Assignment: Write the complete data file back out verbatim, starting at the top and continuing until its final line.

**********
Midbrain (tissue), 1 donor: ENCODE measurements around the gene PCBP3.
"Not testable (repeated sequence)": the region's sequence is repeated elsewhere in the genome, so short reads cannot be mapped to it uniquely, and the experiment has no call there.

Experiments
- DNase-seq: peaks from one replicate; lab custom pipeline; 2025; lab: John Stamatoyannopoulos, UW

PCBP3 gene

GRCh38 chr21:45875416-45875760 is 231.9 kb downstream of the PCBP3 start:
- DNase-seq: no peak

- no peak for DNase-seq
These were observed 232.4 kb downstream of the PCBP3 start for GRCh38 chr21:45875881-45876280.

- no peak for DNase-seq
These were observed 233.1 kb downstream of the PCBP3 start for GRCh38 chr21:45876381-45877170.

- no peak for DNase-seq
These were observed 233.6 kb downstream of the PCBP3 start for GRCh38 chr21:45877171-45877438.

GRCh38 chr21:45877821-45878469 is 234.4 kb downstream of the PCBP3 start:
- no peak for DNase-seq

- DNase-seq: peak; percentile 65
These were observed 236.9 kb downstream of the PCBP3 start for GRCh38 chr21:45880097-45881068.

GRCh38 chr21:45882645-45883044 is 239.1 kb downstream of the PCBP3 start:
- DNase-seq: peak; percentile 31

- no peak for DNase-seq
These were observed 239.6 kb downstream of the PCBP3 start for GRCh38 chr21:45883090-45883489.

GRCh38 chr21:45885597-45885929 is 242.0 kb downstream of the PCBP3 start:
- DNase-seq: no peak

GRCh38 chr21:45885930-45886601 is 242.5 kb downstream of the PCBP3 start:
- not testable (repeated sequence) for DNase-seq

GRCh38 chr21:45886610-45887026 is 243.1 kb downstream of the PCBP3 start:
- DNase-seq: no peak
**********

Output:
Midbrain (tissue), 1 donor: ENCODE measurements around the gene PCBP3.
"Not testable (repeated sequence)": the region's sequence is repeated elsewhere in the genome, so short reads cannot be mapped to it uniquely, and the experiment has no call there.

Experiments
- DNase-seq: peaks from one replicate; lab custom pipeline; 2025; lab: John Stamatoyannopoulos, UW

PCBP3 gene

GRCh38 chr21:45875416-45875760 is 231.9 kb downstream of the PCBP3 start:
- DNase-seq: no peak

- no peak for DNase-seq
These were observed 232.4 kb downstream of the PCBP3 start for GRCh38 chr21:45875881-45876280.

- no peak for DNase-seq
These were observed 233.1 kb downstream of the PCBP3 start for GRCh38 chr21:45876381-45877170.

- no peak for DNase-seq
These were observed 233.6 kb downstream of the PCBP3 start for GRCh38 chr21:45877171-45877438.

GRCh38 chr21:45877821-45878469 is 234.4 kb downstream of the PCBP3 start:
- no peak for DNase-seq

- DNase-seq: peak; percentile 65
These were observed 236.9 kb downstream of the PCBP3 start for GRCh38 chr21:45880097-45881068.

GRCh38 chr21:45882645-45883044 is 239.1 kb downstream of the PCBP3 start:
- DNase-seq: peak; percentile 31

- no peak for DNase-seq
These were observed 239.6 kb downstream of the PCBP3 start for GRCh38 chr21:45883090-45883489.

GRCh38 chr21:45885597-45885929 is 242.0 kb downstream of the PCBP3 start:
- DNase-seq: no peak

GRCh38 chr21:45885930-45886601 is 242.5 kb downstream of the PCBP3 start:
- not testable (repeated sequence) for DNase-seq

GRCh38 chr21:45886610-45887026 is 243.1 kb downstream of the PCBP3 start:
- DNase-seq: no peak